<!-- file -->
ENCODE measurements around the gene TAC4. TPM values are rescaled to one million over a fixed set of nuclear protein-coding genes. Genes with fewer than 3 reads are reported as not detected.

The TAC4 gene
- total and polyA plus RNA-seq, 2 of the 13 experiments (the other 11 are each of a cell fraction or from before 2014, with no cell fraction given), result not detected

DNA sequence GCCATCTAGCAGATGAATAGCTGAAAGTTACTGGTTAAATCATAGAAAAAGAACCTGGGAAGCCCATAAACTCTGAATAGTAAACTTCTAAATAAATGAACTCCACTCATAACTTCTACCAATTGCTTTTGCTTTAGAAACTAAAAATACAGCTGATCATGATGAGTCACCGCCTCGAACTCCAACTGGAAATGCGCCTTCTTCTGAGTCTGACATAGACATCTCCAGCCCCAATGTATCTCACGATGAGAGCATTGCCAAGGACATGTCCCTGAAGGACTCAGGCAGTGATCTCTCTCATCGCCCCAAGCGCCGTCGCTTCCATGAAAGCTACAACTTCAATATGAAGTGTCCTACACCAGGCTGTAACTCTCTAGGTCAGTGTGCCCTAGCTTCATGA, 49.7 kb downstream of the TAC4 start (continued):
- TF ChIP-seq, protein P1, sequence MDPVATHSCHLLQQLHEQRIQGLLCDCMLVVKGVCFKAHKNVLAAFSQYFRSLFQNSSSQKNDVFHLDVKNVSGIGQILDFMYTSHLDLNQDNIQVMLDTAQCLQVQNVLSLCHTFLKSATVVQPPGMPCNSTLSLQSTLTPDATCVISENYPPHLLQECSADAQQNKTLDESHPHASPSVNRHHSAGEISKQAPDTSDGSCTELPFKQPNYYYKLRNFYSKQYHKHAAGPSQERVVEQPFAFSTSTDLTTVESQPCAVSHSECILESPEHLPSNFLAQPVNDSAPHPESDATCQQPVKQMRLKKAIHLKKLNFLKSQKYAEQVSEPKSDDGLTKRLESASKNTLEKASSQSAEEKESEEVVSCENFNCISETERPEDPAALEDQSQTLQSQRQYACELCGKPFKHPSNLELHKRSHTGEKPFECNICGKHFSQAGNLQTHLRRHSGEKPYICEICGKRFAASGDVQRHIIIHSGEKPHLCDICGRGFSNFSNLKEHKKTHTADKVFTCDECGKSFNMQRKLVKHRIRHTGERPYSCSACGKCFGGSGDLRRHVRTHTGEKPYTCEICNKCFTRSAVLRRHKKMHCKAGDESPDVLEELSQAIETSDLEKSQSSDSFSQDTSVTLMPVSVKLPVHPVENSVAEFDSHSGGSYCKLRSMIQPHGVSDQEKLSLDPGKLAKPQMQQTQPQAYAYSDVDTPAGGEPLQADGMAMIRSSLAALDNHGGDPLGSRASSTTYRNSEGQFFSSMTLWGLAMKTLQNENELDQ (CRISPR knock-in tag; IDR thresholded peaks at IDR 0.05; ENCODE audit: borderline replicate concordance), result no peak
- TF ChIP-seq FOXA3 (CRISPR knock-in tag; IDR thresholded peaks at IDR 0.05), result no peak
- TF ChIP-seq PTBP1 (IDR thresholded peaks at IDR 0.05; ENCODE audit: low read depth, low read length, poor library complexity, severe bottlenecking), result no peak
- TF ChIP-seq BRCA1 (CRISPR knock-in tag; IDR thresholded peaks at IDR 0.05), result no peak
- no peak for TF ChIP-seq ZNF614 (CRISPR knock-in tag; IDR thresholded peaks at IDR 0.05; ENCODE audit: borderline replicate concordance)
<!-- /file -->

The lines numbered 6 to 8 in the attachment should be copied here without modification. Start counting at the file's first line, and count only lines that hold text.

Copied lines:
- TF ChIP-seq FOXA3 (CRISPR knock-in tag; IDR thresholded peaks at IDR 0.05), result no peak
- TF ChIP-seq PTBP1 (IDR thresholded peaks at IDR 0.05; ENCODE audit: low read depth, low read length, poor library complexity, severe bottlenecking), result no peak
- TF ChIP-seq BRCA1 (CRISPR knock-in tag; IDR thresholded peaks at IDR 0.05), result no peak